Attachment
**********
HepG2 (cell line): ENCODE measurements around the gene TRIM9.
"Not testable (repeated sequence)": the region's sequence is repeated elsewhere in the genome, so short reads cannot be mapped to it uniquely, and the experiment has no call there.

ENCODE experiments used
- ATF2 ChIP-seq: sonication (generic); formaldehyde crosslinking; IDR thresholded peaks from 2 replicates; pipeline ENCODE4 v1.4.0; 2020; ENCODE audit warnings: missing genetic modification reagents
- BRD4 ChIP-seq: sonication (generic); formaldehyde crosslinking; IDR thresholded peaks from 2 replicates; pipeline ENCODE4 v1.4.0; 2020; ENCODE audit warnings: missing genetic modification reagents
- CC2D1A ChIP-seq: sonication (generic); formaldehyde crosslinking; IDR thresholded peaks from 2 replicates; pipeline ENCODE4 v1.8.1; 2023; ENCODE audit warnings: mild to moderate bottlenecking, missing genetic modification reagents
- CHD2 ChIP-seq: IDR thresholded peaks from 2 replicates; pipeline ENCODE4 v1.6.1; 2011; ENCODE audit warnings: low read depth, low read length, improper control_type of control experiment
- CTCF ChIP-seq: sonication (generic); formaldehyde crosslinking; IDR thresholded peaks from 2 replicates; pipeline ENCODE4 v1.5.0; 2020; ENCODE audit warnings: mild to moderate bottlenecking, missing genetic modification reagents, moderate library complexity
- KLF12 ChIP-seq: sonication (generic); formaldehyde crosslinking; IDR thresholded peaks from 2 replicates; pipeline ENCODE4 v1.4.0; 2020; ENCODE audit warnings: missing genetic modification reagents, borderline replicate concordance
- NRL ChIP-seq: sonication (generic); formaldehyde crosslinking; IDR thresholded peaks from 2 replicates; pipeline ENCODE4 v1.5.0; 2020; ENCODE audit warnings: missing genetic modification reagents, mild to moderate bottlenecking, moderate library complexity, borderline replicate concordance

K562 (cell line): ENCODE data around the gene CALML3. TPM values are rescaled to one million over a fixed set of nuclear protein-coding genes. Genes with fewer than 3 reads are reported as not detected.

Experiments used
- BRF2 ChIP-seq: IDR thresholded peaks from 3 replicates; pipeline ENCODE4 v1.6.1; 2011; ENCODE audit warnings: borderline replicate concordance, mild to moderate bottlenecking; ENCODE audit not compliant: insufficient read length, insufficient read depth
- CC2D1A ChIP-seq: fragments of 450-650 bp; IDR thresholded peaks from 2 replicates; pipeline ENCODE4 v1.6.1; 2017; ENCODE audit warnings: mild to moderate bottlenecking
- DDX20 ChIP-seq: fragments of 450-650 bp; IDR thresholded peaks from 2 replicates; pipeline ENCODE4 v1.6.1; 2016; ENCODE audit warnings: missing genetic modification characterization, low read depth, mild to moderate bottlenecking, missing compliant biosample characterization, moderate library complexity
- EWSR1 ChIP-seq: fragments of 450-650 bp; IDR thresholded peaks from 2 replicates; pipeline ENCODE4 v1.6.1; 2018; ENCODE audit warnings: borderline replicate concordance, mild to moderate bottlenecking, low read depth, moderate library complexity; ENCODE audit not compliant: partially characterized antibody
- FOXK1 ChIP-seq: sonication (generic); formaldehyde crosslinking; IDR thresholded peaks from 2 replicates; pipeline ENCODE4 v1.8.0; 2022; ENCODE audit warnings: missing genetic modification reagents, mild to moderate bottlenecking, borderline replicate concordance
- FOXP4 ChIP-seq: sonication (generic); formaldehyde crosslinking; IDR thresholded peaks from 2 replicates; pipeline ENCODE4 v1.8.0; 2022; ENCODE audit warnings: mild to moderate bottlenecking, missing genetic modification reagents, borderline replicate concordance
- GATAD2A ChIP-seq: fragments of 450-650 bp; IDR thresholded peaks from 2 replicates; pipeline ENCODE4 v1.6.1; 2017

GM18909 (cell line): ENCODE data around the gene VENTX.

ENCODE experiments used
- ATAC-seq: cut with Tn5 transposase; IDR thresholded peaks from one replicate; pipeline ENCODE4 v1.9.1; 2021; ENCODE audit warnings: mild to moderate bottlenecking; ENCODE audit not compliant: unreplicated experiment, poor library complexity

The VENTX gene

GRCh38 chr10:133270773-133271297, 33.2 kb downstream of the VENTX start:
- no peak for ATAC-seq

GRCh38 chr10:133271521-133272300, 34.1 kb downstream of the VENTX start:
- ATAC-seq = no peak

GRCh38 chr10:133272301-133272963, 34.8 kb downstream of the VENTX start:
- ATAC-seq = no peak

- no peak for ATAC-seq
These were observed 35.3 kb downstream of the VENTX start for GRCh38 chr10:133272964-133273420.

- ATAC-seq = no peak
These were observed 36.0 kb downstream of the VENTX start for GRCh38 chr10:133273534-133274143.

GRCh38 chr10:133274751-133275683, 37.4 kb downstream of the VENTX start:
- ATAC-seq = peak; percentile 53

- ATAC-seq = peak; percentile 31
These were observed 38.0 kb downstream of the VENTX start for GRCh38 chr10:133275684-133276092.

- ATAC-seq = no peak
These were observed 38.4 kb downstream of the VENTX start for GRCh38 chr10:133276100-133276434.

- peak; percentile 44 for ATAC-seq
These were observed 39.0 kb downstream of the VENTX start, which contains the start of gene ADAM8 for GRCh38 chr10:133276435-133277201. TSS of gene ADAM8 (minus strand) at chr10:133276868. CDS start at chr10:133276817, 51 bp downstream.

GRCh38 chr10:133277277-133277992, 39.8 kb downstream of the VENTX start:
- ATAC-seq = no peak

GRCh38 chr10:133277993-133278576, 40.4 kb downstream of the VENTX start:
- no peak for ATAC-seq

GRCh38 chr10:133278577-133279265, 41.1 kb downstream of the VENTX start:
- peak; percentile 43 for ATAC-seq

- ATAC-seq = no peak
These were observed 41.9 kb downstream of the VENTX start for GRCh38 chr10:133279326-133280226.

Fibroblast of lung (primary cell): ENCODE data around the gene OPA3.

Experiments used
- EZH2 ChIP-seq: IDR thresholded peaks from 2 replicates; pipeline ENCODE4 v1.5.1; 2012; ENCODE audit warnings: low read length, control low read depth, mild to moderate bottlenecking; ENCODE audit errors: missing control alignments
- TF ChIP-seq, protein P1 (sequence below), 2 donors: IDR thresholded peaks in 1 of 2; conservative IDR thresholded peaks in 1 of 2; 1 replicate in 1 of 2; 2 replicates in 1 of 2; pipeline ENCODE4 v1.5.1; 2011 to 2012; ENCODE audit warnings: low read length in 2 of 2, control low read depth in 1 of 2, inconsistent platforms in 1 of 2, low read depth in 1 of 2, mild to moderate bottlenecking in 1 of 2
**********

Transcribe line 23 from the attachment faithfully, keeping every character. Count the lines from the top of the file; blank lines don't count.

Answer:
The VENTX gene